The YWCA NWT has launched a fundraising campaign to build more housing units for families in downtown Yellowknife.
The non-profit announced the fundraising campaign – titled Buy a Brick, Build a Home – in a press release Monday, outlining a goal to start construction beside its current transitional housing facility known as Lynn’s Place by March 2022.
Donations to the Buy a Brick campaign can be made online. The campaign will be open for donations until the organization meets its $200,000 goal.
The new building will have 21 units that are a mix of transitional and emergency housing for families fleeing domestic violence, experiencing homelessness, or are at risk of homelessness, as well as onsite staff to provide support services.
The total estimated building cost is $12,080,000. The YWCA said it aims to raise $200,000 through the campaign and is looking to form partnerships with both the territorial and city government so it can apply for the National Housing Co-Investment Fund, a program offered by the federal Canada Mortgage and Housing Corporation.
“The lack of affordable housing for families and for women leaving an abusive relationship is at crisis levels across the territory, and we’re seeing an unprecedented level of people coming to us who are staying in unsuitable or unsafe housing because they have nowhere else to go,” executive director Hawa Dumbuya-Sesay stated in the release.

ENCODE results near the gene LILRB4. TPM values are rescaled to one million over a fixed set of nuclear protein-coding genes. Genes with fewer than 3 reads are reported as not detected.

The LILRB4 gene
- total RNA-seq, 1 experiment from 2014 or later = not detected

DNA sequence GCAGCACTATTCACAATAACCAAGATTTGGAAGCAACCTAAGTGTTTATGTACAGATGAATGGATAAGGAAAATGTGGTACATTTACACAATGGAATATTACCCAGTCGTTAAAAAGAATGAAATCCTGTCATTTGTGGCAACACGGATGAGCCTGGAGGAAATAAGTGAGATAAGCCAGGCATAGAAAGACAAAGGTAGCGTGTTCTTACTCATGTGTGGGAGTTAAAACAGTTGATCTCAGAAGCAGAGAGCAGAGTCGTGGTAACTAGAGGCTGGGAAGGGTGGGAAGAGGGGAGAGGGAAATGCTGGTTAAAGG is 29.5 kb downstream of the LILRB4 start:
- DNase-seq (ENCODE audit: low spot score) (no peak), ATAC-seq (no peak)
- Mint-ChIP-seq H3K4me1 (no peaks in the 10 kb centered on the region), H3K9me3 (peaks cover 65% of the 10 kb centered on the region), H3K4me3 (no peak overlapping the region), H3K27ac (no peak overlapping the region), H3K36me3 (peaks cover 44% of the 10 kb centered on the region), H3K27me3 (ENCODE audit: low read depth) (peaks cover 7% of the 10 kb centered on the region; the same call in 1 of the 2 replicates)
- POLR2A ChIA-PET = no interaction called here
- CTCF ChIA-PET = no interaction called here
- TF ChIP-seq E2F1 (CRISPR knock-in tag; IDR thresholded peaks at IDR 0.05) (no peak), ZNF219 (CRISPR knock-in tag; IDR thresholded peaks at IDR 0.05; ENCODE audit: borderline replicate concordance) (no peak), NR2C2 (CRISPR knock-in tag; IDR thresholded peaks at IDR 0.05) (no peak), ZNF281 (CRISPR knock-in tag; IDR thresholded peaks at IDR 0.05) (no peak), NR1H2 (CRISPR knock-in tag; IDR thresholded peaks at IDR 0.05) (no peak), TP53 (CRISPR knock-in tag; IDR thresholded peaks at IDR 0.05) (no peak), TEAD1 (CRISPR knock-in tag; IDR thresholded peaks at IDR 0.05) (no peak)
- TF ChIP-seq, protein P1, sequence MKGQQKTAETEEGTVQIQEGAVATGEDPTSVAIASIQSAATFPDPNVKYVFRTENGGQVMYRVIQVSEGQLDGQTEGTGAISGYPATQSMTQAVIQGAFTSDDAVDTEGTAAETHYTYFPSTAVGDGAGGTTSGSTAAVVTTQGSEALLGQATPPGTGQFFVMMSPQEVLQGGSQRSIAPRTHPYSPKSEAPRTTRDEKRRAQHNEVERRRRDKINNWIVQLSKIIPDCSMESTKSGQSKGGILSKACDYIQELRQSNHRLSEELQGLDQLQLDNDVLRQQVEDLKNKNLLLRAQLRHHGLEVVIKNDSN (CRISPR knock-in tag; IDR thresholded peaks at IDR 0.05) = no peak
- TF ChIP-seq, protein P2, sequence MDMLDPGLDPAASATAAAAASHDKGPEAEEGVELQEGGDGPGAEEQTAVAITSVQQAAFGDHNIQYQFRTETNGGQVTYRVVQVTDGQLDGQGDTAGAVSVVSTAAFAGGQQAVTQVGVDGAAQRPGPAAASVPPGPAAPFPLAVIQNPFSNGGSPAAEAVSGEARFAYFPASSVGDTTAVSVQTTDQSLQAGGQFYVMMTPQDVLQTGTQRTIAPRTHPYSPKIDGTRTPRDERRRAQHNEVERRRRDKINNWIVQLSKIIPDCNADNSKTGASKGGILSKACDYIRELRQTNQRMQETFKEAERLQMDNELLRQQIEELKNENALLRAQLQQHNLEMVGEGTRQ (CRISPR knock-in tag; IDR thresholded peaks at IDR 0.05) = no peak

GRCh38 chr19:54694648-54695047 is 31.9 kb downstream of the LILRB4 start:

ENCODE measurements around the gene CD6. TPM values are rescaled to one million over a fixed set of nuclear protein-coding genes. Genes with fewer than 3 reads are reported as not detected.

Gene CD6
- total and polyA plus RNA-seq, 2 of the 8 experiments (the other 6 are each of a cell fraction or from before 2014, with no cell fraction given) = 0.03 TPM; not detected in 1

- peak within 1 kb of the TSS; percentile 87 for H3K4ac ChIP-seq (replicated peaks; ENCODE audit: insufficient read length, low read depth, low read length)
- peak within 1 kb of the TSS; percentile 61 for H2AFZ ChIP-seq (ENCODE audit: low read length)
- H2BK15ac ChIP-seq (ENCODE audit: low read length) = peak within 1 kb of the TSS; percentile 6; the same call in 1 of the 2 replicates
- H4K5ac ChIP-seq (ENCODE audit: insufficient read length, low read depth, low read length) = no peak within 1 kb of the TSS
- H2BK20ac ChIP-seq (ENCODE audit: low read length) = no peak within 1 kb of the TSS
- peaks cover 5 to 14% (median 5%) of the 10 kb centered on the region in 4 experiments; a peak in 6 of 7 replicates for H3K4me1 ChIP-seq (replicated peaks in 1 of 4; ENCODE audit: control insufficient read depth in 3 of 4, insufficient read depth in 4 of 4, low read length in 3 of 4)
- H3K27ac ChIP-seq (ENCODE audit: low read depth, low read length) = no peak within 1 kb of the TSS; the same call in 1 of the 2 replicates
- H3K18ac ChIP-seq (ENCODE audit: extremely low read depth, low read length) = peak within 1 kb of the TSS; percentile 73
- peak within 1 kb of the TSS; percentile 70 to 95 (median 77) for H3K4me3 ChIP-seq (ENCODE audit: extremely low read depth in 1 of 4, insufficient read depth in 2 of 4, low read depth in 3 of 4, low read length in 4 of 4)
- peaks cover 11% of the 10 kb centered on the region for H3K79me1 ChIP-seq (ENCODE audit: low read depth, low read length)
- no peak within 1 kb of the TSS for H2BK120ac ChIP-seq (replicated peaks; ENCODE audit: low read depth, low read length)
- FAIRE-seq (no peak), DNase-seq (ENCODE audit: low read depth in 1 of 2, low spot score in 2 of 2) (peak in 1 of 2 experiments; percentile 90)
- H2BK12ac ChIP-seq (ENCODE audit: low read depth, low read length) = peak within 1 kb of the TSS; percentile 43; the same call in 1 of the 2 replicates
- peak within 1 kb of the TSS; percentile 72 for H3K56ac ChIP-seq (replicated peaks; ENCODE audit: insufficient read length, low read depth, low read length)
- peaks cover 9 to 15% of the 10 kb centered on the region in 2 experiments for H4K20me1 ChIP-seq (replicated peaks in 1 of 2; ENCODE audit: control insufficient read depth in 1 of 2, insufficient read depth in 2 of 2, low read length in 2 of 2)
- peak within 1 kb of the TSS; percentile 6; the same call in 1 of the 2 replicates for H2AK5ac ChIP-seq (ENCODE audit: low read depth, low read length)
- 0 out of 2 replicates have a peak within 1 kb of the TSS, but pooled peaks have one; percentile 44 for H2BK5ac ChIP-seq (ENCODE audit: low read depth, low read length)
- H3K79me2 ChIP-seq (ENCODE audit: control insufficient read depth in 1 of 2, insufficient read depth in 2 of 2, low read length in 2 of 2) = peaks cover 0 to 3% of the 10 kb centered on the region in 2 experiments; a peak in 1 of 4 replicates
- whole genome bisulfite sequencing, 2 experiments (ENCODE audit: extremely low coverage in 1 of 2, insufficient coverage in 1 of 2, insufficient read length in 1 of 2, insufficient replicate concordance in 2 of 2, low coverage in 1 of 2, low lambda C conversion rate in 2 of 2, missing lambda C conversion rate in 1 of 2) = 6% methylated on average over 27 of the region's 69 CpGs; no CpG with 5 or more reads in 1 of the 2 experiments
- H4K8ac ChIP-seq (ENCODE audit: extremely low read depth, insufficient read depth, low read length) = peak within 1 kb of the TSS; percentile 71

“Family homelessness is real in this city and the Covid-19 pandemic has made this even worse – this building will help to fill a crucial housing gap by providing affordable, supportive housing for women and their children.”
The organization’s new campaign comes after it lost a bid for funds through the Rapid Housing Initiative in March. A number of NWT projects were denied cash because the GNWT had failed to spend its existing $60 million pot of federal funding.
The territory has since committed to spending all of the $60 million this year.
In January, the YWCA made a public plea for immediate and significant investments in affordable housing from all levels of government, stating homelessness in the territory is at “crisis levels.”
“A lot of the focus has been placed on single adult homelessness and the government is, to some extent, not really seeing the seriousness of family homelessness,” Dumbuya-Sesay told Cabin Radio at the time.
“Many people are finding themselves in unsafe situations because they don’t have a place of their own. That is still a reality for many families. Because you don’t see them on the streets, does not mean they’re not homeless.”
After a fire at the Rockhill apartment complex in 2018 destroyed 33 YWCA units, the organization has primarily been assisting families with housing by signing onto rental units and paying rental arrears and outstanding bills – activities Dumbuya-Sesay said are “not a sustainable long-term solution for clients or staff.”